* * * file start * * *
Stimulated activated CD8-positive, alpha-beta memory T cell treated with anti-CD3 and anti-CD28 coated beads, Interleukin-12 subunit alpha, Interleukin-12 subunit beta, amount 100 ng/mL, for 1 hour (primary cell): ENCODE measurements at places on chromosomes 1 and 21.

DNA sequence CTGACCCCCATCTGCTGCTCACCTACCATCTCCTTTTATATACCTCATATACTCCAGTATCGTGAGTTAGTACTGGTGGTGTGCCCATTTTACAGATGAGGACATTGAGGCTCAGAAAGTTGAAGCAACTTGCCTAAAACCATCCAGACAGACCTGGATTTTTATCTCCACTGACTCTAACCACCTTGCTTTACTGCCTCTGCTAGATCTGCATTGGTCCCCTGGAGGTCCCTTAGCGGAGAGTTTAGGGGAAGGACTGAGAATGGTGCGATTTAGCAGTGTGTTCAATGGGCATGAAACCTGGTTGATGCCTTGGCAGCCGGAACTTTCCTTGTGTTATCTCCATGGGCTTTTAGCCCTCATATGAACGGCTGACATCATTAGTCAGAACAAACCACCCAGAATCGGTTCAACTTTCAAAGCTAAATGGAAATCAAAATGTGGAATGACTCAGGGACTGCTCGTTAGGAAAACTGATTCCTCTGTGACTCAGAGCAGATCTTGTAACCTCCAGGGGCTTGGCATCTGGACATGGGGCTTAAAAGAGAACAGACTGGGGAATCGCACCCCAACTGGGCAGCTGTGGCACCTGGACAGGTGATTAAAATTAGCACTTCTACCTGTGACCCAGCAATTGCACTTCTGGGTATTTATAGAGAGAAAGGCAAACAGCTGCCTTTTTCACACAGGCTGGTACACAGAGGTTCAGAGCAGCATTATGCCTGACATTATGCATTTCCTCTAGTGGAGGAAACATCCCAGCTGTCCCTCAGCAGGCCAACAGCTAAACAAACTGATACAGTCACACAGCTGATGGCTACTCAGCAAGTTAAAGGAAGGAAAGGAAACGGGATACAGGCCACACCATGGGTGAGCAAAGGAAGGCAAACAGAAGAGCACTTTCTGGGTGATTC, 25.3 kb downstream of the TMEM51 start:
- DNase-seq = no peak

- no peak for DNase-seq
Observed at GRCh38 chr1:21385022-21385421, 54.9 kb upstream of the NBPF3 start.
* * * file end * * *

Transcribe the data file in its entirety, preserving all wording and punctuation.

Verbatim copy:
Stimulated activated CD8-positive, alpha-beta memory T cell treated with anti-CD3 and anti-CD28 coated beads, Interleukin-12 subunit alpha, Interleukin-12 subunit beta, amount 100 ng/mL, for 1 hour (primary cell): ENCODE measurements at places on chromosomes 1 and 21.

DNA sequence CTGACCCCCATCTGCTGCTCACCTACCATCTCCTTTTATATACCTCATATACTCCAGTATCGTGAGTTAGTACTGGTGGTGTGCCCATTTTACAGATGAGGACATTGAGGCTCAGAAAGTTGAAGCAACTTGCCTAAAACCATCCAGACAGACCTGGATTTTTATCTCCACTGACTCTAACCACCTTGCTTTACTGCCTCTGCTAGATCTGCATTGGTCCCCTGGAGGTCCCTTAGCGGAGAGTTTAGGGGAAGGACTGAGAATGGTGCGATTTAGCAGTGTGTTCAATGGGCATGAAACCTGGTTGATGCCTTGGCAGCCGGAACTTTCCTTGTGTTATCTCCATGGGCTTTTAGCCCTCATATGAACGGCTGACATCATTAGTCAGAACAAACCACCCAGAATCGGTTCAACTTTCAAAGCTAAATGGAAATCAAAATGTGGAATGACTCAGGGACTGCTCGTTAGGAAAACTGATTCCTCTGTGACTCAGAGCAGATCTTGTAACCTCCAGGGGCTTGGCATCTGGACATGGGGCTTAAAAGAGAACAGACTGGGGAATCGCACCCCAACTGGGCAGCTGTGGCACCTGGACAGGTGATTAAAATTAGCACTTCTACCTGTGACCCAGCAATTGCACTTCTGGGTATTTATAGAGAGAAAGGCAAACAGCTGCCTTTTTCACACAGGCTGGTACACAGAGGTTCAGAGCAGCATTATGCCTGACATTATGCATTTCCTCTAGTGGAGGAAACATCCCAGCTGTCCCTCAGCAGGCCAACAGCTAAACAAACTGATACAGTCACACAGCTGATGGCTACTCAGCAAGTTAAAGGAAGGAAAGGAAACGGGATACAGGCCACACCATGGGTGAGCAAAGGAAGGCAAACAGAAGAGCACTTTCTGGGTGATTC, 25.3 kb downstream of the TMEM51 start:
- DNase-seq = no peak

- no peak for DNase-seq
Observed at GRCh38 chr1:21385022-21385421, 54.9 kb upstream of the NBPF3 start.